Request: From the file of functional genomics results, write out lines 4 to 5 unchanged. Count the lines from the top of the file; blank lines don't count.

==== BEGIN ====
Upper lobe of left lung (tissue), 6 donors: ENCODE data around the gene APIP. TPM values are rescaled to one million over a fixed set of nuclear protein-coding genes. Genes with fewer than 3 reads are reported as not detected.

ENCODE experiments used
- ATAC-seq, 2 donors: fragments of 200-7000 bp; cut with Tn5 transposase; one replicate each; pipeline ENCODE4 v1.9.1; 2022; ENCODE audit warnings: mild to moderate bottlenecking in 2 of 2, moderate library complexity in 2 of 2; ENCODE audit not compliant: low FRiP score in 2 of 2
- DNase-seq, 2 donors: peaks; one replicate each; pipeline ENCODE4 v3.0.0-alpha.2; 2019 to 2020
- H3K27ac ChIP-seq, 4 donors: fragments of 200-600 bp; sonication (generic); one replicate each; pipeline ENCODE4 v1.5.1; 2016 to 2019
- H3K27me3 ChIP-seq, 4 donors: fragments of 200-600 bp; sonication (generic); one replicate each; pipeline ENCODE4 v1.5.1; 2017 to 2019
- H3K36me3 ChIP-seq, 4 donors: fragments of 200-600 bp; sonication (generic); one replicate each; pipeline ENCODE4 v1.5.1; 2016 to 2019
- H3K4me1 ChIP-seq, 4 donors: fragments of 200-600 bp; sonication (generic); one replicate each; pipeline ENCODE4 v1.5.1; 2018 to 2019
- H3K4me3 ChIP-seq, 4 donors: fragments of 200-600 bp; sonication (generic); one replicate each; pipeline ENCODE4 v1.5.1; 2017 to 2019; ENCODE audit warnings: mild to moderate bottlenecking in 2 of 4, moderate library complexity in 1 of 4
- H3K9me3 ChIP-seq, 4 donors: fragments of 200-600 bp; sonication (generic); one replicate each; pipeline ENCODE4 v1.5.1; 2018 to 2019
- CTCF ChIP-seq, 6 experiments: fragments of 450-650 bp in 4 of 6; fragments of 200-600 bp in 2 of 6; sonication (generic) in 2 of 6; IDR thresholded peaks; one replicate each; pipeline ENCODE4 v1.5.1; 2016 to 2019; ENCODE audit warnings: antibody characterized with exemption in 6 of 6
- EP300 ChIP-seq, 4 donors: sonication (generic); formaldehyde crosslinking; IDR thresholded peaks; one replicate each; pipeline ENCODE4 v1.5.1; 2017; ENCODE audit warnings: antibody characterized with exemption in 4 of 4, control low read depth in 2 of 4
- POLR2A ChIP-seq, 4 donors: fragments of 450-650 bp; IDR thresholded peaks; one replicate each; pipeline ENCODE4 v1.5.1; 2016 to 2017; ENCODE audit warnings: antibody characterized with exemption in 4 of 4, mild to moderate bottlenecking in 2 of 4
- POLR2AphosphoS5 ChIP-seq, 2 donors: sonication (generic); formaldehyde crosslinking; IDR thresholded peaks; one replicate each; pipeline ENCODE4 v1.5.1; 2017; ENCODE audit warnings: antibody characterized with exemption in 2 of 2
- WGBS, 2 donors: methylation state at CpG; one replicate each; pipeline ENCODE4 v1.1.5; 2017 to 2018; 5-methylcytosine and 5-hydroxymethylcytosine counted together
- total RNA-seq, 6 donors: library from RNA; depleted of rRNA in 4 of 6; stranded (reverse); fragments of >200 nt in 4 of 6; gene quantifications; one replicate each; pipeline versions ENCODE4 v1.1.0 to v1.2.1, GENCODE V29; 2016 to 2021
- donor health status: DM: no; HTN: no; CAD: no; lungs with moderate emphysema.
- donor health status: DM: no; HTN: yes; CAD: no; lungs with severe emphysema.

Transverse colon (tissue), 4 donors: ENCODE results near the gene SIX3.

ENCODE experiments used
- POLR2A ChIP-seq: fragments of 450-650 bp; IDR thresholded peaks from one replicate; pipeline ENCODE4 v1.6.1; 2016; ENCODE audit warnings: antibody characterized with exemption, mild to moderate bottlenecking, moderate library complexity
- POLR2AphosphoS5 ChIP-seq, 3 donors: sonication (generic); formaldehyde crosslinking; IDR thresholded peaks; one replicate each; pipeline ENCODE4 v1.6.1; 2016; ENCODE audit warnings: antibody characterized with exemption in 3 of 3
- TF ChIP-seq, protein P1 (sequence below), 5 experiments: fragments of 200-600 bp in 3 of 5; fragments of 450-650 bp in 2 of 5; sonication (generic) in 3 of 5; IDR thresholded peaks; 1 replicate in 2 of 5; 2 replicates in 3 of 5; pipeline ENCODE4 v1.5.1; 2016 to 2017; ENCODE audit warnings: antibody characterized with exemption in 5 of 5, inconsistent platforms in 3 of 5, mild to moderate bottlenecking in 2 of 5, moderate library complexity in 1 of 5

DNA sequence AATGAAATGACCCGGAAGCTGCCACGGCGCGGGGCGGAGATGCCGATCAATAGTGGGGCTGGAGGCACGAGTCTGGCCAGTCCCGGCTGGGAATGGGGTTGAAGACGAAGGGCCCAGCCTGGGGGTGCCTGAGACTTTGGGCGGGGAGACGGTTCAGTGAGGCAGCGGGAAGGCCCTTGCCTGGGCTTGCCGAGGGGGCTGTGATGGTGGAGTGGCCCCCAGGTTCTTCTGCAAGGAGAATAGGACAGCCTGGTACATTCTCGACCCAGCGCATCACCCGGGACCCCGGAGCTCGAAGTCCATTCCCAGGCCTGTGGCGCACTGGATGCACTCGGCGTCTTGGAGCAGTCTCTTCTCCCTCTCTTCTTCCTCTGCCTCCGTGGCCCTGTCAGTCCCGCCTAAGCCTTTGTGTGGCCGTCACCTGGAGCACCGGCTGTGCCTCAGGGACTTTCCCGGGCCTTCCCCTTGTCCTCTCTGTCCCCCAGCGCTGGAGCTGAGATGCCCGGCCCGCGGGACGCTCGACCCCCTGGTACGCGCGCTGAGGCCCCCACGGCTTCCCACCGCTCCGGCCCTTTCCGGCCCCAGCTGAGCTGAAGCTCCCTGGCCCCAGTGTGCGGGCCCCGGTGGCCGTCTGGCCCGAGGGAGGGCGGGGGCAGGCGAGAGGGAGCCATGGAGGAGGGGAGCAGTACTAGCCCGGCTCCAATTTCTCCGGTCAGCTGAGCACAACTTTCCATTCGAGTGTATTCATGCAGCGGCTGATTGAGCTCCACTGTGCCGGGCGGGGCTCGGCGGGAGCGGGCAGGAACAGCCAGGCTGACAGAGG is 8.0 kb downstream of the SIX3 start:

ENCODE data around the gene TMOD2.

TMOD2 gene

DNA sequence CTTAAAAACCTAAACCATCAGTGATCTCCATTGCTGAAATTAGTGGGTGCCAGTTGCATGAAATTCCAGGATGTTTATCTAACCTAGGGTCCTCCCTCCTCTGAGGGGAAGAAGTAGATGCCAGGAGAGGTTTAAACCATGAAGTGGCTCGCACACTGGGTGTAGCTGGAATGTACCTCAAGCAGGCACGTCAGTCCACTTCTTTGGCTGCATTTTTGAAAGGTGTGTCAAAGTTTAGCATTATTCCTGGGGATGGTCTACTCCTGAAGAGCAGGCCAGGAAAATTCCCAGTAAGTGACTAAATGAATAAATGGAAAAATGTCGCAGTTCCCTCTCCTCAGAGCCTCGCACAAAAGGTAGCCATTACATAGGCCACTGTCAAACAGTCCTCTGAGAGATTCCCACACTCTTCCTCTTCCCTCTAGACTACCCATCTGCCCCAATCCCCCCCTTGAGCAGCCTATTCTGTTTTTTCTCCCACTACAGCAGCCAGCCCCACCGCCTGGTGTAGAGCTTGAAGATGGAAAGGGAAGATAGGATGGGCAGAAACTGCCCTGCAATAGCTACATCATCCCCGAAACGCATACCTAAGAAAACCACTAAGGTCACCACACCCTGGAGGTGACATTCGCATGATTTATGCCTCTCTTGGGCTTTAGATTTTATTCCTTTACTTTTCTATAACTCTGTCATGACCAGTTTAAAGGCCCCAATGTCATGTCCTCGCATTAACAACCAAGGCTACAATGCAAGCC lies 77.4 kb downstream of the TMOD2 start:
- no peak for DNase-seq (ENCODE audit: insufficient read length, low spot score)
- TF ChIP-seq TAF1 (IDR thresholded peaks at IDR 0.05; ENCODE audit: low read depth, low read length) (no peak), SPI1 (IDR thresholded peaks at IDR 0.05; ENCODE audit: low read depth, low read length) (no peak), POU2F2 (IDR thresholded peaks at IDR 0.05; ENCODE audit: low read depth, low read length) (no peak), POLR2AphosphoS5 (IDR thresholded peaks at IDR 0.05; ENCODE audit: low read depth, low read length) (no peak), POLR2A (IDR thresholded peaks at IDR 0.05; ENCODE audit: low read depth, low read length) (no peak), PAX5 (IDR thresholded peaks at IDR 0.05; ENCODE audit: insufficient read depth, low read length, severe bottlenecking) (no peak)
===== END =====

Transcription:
- DNase-seq, 2 donors: peaks; one replicate each; pipeline ENCODE4 v3.0.0-alpha.2; 2019 to 2020
- H3K27ac ChIP-seq, 4 donors: fragments of 200-600 bp; sonication (generic); one replicate each; pipeline ENCODE4 v1.5.1; 2016 to 2019